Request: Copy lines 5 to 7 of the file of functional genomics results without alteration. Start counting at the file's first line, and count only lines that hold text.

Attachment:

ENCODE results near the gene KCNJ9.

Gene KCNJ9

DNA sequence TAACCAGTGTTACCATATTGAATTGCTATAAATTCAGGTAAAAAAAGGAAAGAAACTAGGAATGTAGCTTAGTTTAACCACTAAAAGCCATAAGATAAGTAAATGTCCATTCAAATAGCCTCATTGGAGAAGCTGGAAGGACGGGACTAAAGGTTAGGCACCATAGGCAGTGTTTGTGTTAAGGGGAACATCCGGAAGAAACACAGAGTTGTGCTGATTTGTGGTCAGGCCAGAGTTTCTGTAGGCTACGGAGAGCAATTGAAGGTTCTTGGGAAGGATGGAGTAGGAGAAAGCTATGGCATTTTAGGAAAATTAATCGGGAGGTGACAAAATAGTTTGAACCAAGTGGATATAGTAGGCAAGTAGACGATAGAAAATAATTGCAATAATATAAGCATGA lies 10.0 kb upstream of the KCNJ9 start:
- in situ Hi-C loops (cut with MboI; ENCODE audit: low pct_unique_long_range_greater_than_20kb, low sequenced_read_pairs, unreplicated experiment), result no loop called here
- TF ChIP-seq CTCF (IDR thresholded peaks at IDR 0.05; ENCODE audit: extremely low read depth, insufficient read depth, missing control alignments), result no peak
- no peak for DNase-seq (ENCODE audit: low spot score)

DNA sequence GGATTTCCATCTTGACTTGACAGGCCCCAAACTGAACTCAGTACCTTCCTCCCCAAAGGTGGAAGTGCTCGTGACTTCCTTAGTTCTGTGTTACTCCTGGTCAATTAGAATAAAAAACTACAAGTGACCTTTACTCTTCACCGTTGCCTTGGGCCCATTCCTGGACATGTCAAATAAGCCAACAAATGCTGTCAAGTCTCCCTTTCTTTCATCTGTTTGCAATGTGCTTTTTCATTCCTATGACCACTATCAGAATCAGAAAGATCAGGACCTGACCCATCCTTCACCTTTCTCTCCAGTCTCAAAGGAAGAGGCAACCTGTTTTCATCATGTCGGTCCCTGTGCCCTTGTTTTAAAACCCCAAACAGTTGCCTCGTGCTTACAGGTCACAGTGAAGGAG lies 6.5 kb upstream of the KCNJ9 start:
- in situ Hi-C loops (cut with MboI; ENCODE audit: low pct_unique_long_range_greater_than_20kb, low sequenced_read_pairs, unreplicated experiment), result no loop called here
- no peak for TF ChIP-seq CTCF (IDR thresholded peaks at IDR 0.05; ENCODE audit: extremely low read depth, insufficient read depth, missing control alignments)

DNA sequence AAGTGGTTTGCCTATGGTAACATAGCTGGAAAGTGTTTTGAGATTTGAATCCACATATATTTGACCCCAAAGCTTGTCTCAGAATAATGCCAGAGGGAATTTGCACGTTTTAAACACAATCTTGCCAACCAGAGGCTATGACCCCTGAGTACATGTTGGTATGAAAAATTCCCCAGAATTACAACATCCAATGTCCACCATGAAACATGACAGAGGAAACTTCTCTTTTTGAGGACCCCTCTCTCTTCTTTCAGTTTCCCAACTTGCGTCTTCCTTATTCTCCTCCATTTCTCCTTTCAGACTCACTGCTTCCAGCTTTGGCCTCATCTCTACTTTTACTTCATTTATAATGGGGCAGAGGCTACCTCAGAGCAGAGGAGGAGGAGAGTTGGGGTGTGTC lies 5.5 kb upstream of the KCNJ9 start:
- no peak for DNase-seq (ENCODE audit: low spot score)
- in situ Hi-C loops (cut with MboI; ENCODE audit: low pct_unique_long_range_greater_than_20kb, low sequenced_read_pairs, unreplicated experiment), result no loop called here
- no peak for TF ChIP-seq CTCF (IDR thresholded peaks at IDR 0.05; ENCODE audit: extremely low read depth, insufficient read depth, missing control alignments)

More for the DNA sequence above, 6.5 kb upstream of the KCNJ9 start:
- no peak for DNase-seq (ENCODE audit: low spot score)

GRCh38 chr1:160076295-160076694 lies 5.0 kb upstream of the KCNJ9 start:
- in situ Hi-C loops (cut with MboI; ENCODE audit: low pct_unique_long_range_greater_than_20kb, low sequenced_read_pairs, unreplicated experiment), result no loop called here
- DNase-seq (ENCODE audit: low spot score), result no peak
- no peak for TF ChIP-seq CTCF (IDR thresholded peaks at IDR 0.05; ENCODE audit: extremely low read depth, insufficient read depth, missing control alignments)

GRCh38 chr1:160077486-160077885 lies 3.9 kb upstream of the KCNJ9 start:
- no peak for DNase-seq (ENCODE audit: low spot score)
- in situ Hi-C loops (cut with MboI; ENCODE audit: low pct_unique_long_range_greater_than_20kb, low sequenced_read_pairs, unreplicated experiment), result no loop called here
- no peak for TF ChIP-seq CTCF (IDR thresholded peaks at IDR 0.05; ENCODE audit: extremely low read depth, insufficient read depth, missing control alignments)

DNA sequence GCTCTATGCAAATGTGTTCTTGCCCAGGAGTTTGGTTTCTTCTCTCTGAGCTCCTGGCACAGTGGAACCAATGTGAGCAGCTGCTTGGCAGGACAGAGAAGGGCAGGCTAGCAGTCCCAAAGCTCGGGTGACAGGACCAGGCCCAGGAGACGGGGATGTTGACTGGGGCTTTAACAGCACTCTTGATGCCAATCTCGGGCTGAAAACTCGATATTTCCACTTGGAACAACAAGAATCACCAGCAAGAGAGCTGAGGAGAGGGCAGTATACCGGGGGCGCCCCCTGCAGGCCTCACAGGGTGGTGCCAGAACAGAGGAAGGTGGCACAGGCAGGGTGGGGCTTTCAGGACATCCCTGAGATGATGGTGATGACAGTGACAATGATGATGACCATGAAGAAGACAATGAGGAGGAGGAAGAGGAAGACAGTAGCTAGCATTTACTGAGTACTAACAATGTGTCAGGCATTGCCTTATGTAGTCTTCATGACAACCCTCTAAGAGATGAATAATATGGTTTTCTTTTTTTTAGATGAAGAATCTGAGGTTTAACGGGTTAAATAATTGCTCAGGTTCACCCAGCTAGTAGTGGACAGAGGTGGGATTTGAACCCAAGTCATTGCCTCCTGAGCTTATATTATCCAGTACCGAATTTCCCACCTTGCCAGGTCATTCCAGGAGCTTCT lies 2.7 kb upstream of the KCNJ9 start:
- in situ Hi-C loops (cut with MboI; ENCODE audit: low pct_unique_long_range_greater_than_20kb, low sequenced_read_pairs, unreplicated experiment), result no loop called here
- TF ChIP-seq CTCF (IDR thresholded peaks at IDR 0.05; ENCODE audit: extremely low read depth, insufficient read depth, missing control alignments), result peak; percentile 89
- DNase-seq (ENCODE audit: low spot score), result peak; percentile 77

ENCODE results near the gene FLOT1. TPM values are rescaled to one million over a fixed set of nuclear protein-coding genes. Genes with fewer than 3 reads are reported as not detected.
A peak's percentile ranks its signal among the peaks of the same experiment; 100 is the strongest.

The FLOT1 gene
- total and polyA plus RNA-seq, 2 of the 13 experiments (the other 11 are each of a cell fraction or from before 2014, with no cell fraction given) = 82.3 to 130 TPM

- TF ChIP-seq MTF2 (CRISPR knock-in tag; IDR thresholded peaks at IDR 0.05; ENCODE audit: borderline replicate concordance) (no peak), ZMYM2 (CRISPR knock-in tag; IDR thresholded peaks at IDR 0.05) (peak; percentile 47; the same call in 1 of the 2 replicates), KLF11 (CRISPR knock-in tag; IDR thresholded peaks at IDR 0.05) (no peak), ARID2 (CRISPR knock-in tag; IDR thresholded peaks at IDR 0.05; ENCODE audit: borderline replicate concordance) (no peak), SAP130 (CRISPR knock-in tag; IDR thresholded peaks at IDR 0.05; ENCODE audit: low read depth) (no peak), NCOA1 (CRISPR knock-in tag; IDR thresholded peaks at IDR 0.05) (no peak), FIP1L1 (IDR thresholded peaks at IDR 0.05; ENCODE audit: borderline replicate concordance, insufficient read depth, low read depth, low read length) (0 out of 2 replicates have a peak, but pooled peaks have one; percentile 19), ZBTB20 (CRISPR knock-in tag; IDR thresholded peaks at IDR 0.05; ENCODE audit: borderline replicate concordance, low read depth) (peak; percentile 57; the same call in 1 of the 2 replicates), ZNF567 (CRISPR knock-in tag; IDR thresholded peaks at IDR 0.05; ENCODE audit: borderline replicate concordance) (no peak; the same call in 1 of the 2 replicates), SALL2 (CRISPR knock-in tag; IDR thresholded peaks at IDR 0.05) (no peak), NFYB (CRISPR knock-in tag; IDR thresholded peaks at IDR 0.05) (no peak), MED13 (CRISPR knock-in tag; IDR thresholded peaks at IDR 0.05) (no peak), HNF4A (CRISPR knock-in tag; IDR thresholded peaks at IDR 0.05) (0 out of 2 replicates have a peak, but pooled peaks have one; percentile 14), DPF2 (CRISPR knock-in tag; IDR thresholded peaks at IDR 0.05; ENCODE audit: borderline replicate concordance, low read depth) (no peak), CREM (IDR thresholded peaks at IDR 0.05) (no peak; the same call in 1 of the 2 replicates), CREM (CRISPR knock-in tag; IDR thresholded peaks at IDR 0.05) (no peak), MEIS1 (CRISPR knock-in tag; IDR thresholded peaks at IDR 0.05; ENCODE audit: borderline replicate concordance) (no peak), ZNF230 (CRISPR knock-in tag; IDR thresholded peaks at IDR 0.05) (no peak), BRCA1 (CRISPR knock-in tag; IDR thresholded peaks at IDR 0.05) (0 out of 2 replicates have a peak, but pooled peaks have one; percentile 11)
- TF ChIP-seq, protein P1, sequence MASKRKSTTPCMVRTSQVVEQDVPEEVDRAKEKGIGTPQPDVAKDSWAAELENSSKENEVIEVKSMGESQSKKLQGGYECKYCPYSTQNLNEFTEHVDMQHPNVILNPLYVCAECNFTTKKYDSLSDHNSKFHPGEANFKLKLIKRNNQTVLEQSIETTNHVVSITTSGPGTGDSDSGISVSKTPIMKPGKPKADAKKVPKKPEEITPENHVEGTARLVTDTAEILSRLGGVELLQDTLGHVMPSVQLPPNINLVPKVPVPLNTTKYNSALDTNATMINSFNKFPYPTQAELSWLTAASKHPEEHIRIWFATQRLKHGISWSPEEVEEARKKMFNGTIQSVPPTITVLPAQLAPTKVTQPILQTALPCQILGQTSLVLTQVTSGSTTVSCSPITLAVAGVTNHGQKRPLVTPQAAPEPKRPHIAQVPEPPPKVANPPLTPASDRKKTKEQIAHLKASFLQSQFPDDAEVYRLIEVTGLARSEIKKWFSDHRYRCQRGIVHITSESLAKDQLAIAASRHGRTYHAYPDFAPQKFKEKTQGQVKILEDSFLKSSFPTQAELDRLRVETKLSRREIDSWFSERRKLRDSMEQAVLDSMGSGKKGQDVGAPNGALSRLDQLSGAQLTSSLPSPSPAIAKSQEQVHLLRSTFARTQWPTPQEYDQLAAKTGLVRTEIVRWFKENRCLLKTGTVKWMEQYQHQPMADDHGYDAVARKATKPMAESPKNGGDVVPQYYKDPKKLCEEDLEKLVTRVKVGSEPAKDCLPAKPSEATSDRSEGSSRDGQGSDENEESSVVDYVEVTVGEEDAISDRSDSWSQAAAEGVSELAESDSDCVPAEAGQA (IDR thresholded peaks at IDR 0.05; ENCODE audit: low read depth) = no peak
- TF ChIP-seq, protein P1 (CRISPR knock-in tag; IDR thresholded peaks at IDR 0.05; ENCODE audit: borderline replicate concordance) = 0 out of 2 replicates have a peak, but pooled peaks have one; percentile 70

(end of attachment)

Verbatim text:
- TF ChIP-seq CTCF (IDR thresholded peaks at IDR 0.05; ENCODE audit: extremely low read depth, insufficient read depth, missing control alignments), result no peak
- no peak for DNase-seq (ENCODE audit: low spot score)

DNA sequence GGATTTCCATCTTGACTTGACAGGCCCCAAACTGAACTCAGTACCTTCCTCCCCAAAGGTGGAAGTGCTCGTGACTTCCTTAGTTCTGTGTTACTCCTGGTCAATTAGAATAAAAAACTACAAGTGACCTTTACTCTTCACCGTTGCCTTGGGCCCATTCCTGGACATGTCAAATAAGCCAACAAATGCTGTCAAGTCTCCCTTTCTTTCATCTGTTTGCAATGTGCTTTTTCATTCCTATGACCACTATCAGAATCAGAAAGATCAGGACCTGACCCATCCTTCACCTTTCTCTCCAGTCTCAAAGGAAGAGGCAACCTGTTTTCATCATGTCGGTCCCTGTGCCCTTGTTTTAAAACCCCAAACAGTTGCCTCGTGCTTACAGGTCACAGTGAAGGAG lies 6.5 kb upstream of the KCNJ9 start: